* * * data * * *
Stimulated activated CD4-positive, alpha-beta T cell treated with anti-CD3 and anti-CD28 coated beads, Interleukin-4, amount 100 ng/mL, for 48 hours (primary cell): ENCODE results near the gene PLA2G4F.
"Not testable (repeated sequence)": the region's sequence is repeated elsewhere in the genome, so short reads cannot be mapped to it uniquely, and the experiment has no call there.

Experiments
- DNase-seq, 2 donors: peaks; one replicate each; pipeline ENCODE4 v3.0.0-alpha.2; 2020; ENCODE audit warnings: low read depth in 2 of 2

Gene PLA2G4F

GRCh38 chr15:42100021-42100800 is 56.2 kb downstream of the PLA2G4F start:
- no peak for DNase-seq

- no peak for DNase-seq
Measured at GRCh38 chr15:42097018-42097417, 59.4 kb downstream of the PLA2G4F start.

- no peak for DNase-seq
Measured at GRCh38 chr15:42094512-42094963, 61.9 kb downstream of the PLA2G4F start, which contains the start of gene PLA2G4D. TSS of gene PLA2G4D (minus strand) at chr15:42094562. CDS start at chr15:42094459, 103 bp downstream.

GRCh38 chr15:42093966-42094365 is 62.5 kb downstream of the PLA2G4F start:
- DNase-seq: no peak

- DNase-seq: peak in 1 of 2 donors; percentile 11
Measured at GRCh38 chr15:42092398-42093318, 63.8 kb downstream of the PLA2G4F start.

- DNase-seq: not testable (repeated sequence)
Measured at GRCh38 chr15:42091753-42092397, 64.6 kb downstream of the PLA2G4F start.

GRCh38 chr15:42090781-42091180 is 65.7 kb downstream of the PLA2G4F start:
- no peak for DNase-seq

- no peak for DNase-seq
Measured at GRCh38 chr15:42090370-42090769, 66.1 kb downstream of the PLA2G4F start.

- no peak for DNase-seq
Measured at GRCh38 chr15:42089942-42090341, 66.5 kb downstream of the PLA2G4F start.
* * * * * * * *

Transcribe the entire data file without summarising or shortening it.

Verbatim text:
Stimulated activated CD4-positive, alpha-beta T cell treated with anti-CD3 and anti-CD28 coated beads, Interleukin-4, amount 100 ng/mL, for 48 hours (primary cell): ENCODE results near the gene PLA2G4F.
"Not testable (repeated sequence)": the region's sequence is repeated elsewhere in the genome, so short reads cannot be mapped to it uniquely, and the experiment has no call there.

Experiments
- DNase-seq, 2 donors: peaks; one replicate each; pipeline ENCODE4 v3.0.0-alpha.2; 2020; ENCODE audit warnings: low read depth in 2 of 2

Gene PLA2G4F

GRCh38 chr15:42100021-42100800 is 56.2 kb downstream of the PLA2G4F start:
- no peak for DNase-seq

- no peak for DNase-seq
Measured at GRCh38 chr15:42097018-42097417, 59.4 kb downstream of the PLA2G4F start.

- no peak for DNase-seq
Measured at GRCh38 chr15:42094512-42094963, 61.9 kb downstream of the PLA2G4F start, which contains the start of gene PLA2G4D. TSS of gene PLA2G4D (minus strand) at chr15:42094562. CDS start at chr15:42094459, 103 bp downstream.

GRCh38 chr15:42093966-42094365 is 62.5 kb downstream of the PLA2G4F start:
- DNase-seq: no peak

- DNase-seq: peak in 1 of 2 donors; percentile 11
Measured at GRCh38 chr15:42092398-42093318, 63.8 kb downstream of the PLA2G4F start.

- DNase-seq: not testable (repeated sequence)
Measured at GRCh38 chr15:42091753-42092397, 64.6 kb downstream of the PLA2G4F start.

GRCh38 chr15:42090781-42091180 is 65.7 kb downstream of the PLA2G4F start:
- no peak for DNase-seq

- no peak for DNase-seq
Measured at GRCh38 chr15:42090370-42090769, 66.1 kb downstream of the PLA2G4F start.

- no peak for DNase-seq
Measured at GRCh38 chr15:42089942-42090341, 66.5 kb downstream of the PLA2G4F start.